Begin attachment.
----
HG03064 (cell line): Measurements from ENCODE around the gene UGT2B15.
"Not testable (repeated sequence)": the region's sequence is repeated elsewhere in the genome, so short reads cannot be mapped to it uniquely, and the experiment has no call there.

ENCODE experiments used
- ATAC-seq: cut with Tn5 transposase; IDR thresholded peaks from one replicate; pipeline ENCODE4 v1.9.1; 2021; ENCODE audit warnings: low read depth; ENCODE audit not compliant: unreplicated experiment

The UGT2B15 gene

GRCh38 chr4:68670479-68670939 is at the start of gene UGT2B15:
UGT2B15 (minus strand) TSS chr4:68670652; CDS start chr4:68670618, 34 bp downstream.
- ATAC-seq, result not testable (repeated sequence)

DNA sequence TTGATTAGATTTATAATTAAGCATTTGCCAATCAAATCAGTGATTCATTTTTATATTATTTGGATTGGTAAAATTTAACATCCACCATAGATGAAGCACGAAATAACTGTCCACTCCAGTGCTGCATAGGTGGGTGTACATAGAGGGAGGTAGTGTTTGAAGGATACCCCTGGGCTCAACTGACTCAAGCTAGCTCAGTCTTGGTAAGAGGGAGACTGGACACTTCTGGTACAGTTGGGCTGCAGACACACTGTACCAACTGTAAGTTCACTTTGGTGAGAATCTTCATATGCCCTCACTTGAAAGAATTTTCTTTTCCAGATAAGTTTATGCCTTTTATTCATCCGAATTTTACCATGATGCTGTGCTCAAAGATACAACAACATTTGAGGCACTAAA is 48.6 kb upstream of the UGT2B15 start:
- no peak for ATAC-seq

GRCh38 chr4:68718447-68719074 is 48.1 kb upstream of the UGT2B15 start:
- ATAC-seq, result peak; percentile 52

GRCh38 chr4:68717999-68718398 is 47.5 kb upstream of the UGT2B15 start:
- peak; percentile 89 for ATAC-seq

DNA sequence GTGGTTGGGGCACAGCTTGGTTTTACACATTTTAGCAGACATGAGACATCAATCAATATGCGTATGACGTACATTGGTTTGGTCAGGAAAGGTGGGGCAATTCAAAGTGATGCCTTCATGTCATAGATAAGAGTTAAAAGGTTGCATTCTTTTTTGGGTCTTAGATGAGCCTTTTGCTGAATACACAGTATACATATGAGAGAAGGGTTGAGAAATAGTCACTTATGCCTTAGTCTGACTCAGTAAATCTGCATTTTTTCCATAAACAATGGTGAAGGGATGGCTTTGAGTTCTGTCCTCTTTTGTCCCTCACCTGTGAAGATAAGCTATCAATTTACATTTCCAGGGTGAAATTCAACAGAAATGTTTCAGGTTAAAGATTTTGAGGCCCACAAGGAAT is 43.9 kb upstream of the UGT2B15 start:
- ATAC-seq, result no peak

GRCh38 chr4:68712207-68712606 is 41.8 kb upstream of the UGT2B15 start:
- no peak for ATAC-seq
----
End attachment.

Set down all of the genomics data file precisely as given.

HG03064 (cell line): Measurements from ENCODE around the gene UGT2B15.
"Not testable (repeated sequence)": the region's sequence is repeated elsewhere in the genome, so short reads cannot be mapped to it uniquely, and the experiment has no call there.

ENCODE experiments used
- ATAC-seq: cut with Tn5 transposase; IDR thresholded peaks from one replicate; pipeline ENCODE4 v1.9.1; 2021; ENCODE audit warnings: low read depth; ENCODE audit not compliant: unreplicated experiment

The UGT2B15 gene

GRCh38 chr4:68670479-68670939 is at the start of gene UGT2B15:
UGT2B15 (minus strand) TSS chr4:68670652; CDS start chr4:68670618, 34 bp downstream.
- ATAC-seq, result not testable (repeated sequence)

DNA sequence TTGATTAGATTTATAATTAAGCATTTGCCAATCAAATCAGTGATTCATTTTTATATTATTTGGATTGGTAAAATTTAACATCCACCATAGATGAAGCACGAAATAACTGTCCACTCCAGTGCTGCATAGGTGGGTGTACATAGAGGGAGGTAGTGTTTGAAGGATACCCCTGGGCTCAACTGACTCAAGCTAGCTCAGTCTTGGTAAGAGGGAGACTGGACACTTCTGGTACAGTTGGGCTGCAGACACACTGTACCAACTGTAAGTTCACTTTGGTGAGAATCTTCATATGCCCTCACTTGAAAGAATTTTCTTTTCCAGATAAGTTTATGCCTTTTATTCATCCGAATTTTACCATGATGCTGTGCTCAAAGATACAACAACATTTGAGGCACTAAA is 48.6 kb upstream of the UGT2B15 start:
- no peak for ATAC-seq

GRCh38 chr4:68718447-68719074 is 48.1 kb upstream of the UGT2B15 start:
- ATAC-seq, result peak; percentile 52

GRCh38 chr4:68717999-68718398 is 47.5 kb upstream of the UGT2B15 start:
- peak; percentile 89 for ATAC-seq

DNA sequence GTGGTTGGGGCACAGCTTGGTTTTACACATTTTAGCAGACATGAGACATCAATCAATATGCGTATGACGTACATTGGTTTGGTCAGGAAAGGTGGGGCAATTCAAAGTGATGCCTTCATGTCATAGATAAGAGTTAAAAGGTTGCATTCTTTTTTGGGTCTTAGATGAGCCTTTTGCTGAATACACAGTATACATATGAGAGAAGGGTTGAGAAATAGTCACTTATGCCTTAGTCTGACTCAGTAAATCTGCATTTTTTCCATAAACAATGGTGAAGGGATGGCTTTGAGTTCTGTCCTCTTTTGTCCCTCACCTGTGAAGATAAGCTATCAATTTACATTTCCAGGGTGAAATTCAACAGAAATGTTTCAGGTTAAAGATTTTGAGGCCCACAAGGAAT is 43.9 kb upstream of the UGT2B15 start:
- ATAC-seq, result no peak

GRCh38 chr4:68712207-68712606 is 41.8 kb upstream of the UGT2B15 start:
- no peak for ATAC-seq